Take the time to research where your money is being invested and consider making changes as needed.
Consider talking to a financial advisor so you can feel more confident in any changes you might make.
We're working longer, so de-risking is key
We've discussed this before, but another key issue to consider if you do decide to leave your funds in a default fund and forget about it, is when you plan to retire.
This is because, if you get it wrong, your risk level could be completely inappropriate over the course of your career.
Savers typically choose 60 or 65 as their target retirement age, but as life expectancy increases, more people are working far beyond this.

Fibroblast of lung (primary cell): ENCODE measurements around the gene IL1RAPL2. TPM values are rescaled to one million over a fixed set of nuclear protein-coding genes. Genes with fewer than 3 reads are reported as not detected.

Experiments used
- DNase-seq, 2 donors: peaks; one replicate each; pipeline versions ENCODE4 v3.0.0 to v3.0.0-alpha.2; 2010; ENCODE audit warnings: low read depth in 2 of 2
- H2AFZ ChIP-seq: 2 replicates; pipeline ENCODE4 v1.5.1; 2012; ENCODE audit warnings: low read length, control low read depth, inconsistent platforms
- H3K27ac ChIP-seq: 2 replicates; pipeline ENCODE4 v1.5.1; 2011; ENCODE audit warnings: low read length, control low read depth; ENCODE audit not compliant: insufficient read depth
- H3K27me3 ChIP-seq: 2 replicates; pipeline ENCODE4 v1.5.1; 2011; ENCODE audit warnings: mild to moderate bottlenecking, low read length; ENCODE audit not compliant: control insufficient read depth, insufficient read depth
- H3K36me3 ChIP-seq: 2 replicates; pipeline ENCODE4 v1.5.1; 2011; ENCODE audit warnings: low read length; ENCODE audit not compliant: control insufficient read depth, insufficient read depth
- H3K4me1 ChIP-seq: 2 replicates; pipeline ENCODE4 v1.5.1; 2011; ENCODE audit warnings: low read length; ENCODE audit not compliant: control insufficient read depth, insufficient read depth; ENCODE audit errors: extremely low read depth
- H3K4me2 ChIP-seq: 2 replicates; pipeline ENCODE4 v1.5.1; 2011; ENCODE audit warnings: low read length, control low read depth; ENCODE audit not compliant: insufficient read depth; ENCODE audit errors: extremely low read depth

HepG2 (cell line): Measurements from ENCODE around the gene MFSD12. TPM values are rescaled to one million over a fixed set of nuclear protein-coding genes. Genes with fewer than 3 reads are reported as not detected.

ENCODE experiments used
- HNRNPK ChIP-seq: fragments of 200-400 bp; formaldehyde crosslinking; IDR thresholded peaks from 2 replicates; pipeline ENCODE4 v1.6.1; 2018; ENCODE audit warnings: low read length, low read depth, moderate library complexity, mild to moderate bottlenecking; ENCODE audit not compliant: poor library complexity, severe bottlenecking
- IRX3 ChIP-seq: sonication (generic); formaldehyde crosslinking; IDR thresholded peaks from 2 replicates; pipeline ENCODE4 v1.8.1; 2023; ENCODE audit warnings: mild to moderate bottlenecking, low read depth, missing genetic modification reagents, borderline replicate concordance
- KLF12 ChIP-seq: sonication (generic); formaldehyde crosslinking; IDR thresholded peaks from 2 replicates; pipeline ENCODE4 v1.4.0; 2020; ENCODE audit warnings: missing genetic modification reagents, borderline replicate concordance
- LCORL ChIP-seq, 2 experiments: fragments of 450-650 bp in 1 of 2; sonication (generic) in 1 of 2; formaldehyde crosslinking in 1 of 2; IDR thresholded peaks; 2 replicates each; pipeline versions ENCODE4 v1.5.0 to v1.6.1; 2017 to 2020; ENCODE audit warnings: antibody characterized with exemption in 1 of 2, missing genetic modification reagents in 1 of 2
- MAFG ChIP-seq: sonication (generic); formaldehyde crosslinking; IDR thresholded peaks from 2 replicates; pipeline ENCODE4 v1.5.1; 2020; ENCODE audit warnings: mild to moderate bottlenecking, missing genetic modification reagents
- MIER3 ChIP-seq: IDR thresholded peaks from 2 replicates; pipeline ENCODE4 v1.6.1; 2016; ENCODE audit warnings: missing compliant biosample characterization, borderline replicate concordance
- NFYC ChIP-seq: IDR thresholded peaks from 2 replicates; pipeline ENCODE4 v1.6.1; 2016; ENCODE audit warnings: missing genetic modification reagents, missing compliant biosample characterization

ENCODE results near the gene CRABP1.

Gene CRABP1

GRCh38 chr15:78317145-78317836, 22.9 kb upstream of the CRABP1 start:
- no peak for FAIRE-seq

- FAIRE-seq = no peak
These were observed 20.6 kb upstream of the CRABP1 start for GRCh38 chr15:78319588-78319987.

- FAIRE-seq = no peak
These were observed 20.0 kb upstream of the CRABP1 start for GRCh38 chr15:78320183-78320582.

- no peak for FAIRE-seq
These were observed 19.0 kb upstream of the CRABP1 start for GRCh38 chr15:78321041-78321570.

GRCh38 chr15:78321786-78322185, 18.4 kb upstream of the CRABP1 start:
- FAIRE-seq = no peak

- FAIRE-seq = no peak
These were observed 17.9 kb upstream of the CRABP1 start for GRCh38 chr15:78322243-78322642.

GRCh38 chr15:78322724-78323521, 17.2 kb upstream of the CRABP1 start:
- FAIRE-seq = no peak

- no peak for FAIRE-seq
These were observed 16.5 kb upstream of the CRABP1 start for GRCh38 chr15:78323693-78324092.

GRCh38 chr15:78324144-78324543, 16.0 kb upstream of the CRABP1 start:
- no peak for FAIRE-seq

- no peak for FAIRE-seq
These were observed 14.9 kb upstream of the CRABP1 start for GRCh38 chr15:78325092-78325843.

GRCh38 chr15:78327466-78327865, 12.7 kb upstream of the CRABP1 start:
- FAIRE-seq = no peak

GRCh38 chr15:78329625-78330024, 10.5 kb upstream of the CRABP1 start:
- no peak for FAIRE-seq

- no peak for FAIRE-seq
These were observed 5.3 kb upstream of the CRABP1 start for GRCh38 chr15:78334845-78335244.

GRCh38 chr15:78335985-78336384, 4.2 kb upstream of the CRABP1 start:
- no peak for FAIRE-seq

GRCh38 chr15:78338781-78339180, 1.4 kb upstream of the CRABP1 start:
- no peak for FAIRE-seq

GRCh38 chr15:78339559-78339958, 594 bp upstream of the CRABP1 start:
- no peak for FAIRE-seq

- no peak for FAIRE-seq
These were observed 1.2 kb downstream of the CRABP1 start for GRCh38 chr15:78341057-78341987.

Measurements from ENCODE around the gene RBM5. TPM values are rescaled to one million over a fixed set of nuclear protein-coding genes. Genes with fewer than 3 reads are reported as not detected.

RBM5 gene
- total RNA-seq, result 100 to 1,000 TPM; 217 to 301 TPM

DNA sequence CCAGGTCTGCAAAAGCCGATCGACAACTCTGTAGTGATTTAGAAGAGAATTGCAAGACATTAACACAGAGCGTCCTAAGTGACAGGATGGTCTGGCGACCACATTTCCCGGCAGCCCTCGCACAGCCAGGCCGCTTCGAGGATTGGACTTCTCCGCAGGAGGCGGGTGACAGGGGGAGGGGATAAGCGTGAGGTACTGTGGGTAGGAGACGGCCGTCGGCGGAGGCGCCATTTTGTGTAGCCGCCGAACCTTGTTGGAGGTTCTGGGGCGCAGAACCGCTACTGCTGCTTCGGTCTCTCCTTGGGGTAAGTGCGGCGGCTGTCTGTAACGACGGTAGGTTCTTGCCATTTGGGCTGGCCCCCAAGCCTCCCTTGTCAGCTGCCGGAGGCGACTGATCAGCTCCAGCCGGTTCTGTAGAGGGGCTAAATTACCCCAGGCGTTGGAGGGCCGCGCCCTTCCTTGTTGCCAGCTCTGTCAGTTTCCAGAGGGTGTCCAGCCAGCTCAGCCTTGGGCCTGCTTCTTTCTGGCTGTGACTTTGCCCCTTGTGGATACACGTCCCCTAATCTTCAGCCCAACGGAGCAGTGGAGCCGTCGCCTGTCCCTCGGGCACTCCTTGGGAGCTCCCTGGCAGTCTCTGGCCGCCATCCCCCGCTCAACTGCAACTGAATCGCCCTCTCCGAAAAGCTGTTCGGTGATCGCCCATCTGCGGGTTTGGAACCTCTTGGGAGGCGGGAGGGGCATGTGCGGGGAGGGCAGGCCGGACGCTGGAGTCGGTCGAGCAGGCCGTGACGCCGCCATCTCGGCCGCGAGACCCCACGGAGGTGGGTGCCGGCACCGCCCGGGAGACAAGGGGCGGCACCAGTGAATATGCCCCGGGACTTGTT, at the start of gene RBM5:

But by choosing an early retirement age, your pension could start to ‘de-risk’ – where your money is invested into less risky asset classes – sooner than you need.
Some pension analysts reckon that this could see you losing anywhere between £20,000 and £100,000 in returns.
How does this happen?
Pension schemes have a default fund offering an appropriate investment strategy for people who can’t or don’t want to make their own pension decisions.
These funds tend to de-risk during the investor flight path, or glide path, when the pension saver approaches their pre-agreed retirement age.
This is normally between five and 15 years before your target retirement age, depending on the pension scheme.
During the glide path stage, your default fund will be more exposed to less risky assets like bonds and cash and it will have less exposure to higher risk assets like equities.